The European Court of Human Rights has ruled that mandatory vaccinations are legal in a significant judgment that could have a big impact on the rollout of the COVID-19 jab.
The ruling was in response to a complaint from a group of Czech families who had been fined and had their children denied nursery care over their refusal to let their kids take mandatory vaccinations against against nine diseases including diphtheria, tetanus, whooping cough, hepatitis B and measles.
The parents argued that the law was in violation of of Article 8 on the right to respect for private life, but the court disagreed and said that the compulsory jabs were in the “best interests” of children to ensure “every child is protected against serious diseases, through vaccination or by virtue of herd immunity.”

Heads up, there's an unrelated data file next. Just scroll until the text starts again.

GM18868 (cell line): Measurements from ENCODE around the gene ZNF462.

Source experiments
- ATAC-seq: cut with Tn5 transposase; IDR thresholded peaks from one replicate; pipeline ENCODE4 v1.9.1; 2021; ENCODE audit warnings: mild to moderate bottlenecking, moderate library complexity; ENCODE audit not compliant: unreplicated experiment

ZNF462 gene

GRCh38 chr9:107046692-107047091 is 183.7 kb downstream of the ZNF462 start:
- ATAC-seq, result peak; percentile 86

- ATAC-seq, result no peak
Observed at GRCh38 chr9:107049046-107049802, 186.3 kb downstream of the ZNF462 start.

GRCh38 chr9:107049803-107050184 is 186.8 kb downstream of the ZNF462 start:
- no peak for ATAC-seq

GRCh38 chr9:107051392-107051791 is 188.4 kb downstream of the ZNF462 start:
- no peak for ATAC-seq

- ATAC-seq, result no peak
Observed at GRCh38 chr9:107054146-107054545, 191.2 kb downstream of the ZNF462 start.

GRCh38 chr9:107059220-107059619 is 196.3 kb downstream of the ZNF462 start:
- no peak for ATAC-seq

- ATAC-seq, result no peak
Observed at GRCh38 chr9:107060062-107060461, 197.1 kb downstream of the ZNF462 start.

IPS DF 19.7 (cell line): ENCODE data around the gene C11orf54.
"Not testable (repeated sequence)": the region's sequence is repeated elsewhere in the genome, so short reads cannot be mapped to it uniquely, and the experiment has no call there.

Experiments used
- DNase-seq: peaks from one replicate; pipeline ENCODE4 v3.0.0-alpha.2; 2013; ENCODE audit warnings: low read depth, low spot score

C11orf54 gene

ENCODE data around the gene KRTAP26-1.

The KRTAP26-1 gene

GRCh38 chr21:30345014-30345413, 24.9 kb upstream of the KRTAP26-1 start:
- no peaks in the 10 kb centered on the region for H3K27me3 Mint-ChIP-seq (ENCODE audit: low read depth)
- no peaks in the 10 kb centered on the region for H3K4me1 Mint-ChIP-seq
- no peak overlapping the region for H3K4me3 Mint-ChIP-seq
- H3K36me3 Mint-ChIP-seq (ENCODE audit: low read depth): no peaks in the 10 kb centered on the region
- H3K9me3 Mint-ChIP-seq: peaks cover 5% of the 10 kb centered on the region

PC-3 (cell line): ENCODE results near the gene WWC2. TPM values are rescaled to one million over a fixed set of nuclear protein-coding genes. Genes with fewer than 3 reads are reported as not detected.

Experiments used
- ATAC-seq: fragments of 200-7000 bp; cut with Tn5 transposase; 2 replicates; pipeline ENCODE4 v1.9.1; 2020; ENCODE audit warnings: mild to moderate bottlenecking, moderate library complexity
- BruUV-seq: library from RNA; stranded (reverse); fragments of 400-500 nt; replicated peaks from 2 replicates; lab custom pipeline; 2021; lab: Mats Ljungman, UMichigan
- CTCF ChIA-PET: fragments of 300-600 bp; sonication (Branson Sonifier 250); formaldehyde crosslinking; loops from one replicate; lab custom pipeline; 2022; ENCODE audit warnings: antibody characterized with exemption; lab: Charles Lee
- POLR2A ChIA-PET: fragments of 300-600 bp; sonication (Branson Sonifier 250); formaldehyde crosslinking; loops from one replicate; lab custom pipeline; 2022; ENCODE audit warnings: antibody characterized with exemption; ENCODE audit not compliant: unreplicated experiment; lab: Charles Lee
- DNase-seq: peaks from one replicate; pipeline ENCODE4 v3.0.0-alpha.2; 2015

Mandatory vaccinations “could be regarded as being ‘necessary in a democratic society’,” the court judgment read.
Although not directly related to COVID, the ruling could have significant implications given current debates over vaccine passports and whether workers in some jobs should be forced to take the vaccine as a condition of employment.
This judgment “reinforces the possibility of a compulsory vaccination under conditions of the current COVID-19 epidemic,” Nicolas Hervieu, a legal expert specializing in the ECHR, told AFP.
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It’s also worth noting that despite having left the European Union as a result of Brexit, the UK, which is currently in the process of planning for domestic vaccine passports, is still a member of the European Court of Human Rights.